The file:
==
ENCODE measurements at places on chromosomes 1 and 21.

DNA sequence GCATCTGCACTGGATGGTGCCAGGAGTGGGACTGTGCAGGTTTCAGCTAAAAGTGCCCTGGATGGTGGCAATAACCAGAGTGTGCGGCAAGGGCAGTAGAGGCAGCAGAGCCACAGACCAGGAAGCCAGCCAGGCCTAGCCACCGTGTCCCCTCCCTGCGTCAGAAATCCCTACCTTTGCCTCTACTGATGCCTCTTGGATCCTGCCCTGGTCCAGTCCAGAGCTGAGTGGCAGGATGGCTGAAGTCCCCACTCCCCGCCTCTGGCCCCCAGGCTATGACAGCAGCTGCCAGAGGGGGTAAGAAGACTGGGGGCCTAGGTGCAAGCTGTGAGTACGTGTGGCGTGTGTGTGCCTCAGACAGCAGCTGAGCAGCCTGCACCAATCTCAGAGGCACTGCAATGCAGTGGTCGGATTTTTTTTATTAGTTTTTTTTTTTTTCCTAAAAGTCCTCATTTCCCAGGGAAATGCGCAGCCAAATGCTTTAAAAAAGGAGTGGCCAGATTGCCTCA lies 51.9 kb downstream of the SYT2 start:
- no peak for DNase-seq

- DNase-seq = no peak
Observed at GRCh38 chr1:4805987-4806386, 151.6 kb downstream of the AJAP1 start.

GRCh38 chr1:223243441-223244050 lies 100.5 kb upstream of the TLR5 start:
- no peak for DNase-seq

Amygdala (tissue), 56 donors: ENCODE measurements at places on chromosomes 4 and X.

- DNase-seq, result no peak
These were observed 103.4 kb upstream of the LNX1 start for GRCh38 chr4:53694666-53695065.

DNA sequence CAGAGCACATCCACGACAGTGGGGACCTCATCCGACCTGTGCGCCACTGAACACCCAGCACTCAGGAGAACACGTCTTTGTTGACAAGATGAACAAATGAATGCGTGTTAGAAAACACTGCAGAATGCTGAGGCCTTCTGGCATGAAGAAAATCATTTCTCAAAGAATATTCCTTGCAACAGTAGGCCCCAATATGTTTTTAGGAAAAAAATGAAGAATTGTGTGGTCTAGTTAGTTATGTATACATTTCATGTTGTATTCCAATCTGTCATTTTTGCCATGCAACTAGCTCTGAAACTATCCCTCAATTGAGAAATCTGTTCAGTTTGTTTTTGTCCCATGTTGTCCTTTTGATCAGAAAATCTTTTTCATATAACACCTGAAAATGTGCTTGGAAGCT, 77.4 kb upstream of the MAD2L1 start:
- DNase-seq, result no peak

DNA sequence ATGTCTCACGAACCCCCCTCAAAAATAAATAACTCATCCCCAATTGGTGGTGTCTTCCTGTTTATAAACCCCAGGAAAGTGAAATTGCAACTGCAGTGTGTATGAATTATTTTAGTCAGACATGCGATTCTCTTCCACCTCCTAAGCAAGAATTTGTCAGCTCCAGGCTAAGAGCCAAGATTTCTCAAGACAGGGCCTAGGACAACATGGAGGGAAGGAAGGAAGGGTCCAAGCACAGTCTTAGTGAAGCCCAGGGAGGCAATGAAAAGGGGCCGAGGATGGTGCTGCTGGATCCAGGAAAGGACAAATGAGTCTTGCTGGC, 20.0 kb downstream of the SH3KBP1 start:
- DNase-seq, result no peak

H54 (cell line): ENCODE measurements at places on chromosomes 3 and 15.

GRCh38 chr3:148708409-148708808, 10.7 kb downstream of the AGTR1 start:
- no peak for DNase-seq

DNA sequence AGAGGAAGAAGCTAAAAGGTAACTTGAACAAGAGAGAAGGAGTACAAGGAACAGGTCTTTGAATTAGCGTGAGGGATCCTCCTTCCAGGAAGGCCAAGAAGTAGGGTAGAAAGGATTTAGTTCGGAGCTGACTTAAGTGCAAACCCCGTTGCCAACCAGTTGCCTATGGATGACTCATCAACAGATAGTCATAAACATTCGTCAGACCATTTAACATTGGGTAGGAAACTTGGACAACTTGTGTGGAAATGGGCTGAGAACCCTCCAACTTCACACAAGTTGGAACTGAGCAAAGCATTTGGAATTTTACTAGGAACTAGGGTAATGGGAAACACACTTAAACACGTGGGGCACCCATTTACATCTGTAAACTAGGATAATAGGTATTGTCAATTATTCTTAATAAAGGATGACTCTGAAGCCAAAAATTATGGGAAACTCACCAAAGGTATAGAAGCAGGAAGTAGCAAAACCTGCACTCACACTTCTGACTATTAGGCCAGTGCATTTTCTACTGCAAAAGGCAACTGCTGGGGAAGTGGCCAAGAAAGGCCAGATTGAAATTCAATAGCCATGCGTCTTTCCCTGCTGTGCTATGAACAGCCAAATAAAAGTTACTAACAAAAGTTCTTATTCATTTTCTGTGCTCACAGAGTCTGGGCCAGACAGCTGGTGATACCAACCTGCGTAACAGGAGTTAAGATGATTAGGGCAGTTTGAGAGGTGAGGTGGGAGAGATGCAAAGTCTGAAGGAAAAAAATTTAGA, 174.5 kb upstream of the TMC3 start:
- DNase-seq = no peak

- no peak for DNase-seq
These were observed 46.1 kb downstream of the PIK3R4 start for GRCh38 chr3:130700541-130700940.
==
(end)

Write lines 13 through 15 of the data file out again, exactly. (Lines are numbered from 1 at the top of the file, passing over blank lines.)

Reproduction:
DNA sequence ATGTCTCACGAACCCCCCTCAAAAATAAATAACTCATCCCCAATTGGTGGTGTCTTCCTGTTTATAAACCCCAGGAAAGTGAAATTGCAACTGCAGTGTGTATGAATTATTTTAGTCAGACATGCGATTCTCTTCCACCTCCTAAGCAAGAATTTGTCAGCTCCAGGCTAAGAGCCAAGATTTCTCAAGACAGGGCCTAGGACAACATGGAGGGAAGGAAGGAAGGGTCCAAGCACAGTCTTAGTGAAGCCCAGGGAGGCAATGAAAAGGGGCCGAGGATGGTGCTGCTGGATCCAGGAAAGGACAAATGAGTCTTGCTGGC, 20.0 kb downstream of the SH3KBP1 start:
- DNase-seq, result no peak

H54 (cell line): ENCODE measurements at places on chromosomes 3 and 15.